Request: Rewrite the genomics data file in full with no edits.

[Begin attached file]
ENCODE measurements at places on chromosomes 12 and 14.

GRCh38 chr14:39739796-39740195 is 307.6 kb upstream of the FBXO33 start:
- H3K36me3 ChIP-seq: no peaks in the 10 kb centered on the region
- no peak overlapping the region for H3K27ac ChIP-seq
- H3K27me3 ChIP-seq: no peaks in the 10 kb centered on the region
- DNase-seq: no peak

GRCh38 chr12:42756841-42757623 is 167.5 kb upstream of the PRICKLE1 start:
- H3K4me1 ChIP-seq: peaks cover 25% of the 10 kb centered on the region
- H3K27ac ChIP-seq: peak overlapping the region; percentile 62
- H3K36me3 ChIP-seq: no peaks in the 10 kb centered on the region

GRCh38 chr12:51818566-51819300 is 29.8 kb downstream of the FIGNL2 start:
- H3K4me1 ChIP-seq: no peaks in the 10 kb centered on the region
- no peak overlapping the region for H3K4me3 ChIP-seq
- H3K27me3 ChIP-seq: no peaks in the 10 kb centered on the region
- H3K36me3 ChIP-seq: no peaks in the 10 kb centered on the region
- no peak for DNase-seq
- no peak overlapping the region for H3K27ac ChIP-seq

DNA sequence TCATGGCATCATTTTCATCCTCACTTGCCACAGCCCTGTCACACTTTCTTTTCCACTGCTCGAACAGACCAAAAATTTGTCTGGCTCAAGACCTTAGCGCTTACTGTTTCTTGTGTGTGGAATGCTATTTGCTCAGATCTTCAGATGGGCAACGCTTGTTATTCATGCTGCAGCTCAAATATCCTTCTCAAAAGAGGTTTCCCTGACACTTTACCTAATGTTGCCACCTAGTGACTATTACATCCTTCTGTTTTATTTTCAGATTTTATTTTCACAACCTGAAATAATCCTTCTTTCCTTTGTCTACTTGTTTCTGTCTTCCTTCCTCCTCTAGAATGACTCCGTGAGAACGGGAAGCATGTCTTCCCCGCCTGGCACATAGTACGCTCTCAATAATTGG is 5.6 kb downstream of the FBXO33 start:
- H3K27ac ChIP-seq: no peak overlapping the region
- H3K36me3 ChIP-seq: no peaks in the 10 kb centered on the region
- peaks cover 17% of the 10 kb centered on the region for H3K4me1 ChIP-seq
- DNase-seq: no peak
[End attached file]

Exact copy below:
ENCODE measurements at places on chromosomes 12 and 14.

GRCh38 chr14:39739796-39740195 is 307.6 kb upstream of the FBXO33 start:
- H3K36me3 ChIP-seq: no peaks in the 10 kb centered on the region
- no peak overlapping the region for H3K27ac ChIP-seq
- H3K27me3 ChIP-seq: no peaks in the 10 kb centered on the region
- DNase-seq: no peak

GRCh38 chr12:42756841-42757623 is 167.5 kb upstream of the PRICKLE1 start:
- H3K4me1 ChIP-seq: peaks cover 25% of the 10 kb centered on the region
- H3K27ac ChIP-seq: peak overlapping the region; percentile 62
- H3K36me3 ChIP-seq: no peaks in the 10 kb centered on the region

GRCh38 chr12:51818566-51819300 is 29.8 kb downstream of the FIGNL2 start:
- H3K4me1 ChIP-seq: no peaks in the 10 kb centered on the region
- no peak overlapping the region for H3K4me3 ChIP-seq
- H3K27me3 ChIP-seq: no peaks in the 10 kb centered on the region
- H3K36me3 ChIP-seq: no peaks in the 10 kb centered on the region
- no peak for DNase-seq
- no peak overlapping the region for H3K27ac ChIP-seq

DNA sequence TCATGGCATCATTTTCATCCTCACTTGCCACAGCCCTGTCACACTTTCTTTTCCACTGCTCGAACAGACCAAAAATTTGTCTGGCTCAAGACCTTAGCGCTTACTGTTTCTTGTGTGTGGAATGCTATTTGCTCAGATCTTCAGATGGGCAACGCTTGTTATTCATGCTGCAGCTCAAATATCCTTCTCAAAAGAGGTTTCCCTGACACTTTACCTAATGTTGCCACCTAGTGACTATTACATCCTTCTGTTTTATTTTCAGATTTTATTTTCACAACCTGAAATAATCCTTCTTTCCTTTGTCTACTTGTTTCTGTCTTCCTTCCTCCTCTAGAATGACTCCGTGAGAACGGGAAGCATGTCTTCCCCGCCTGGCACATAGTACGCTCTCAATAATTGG is 5.6 kb downstream of the FBXO33 start:
- H3K27ac ChIP-seq: no peak overlapping the region
- H3K36me3 ChIP-seq: no peaks in the 10 kb centered on the region
- peaks cover 17% of the 10 kb centered on the region for H3K4me1 ChIP-seq
- DNase-seq: no peak